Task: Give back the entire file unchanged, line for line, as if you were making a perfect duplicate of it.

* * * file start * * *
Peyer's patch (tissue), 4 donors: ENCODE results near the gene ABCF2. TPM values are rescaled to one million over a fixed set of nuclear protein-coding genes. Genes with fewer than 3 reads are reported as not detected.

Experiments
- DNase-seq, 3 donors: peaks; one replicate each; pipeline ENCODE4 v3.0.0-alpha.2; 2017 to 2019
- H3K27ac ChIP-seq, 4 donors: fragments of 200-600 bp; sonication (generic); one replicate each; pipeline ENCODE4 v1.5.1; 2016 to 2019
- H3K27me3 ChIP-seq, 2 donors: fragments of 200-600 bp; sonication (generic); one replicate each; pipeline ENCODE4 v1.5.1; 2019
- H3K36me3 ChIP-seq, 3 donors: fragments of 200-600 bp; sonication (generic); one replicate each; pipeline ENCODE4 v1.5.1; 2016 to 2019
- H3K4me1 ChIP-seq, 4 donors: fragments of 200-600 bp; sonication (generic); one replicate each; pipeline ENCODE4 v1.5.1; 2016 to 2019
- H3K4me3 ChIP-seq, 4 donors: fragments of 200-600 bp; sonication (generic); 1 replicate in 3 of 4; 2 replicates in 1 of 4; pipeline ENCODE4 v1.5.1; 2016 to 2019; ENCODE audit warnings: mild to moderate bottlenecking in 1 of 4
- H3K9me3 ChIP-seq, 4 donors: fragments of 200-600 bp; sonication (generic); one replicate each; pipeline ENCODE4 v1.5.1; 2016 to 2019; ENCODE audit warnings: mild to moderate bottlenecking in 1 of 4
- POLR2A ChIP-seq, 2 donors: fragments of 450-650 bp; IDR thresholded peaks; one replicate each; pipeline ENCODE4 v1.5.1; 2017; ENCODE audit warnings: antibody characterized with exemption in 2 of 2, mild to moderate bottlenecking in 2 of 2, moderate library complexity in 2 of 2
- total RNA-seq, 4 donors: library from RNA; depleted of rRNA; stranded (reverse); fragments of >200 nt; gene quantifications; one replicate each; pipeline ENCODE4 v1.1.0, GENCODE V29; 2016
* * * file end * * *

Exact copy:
Peyer's patch (tissue), 4 donors: ENCODE results near the gene ABCF2. TPM values are rescaled to one million over a fixed set of nuclear protein-coding genes. Genes with fewer than 3 reads are reported as not detected.

Experiments
- DNase-seq, 3 donors: peaks; one replicate each; pipeline ENCODE4 v3.0.0-alpha.2; 2017 to 2019
- H3K27ac ChIP-seq, 4 donors: fragments of 200-600 bp; sonication (generic); one replicate each; pipeline ENCODE4 v1.5.1; 2016 to 2019
- H3K27me3 ChIP-seq, 2 donors: fragments of 200-600 bp; sonication (generic); one replicate each; pipeline ENCODE4 v1.5.1; 2019
- H3K36me3 ChIP-seq, 3 donors: fragments of 200-600 bp; sonication (generic); one replicate each; pipeline ENCODE4 v1.5.1; 2016 to 2019
- H3K4me1 ChIP-seq, 4 donors: fragments of 200-600 bp; sonication (generic); one replicate each; pipeline ENCODE4 v1.5.1; 2016 to 2019
- H3K4me3 ChIP-seq, 4 donors: fragments of 200-600 bp; sonication (generic); 1 replicate in 3 of 4; 2 replicates in 1 of 4; pipeline ENCODE4 v1.5.1; 2016 to 2019; ENCODE audit warnings: mild to moderate bottlenecking in 1 of 4
- H3K9me3 ChIP-seq, 4 donors: fragments of 200-600 bp; sonication (generic); one replicate each; pipeline ENCODE4 v1.5.1; 2016 to 2019; ENCODE audit warnings: mild to moderate bottlenecking in 1 of 4
- POLR2A ChIP-seq, 2 donors: fragments of 450-650 bp; IDR thresholded peaks; one replicate each; pipeline ENCODE4 v1.5.1; 2017; ENCODE audit warnings: antibody characterized with exemption in 2 of 2, mild to moderate bottlenecking in 2 of 2, moderate library complexity in 2 of 2
- total RNA-seq, 4 donors: library from RNA; depleted of rRNA; stranded (reverse); fragments of >200 nt; gene quantifications; one replicate each; pipeline ENCODE4 v1.1.0, GENCODE V29; 2016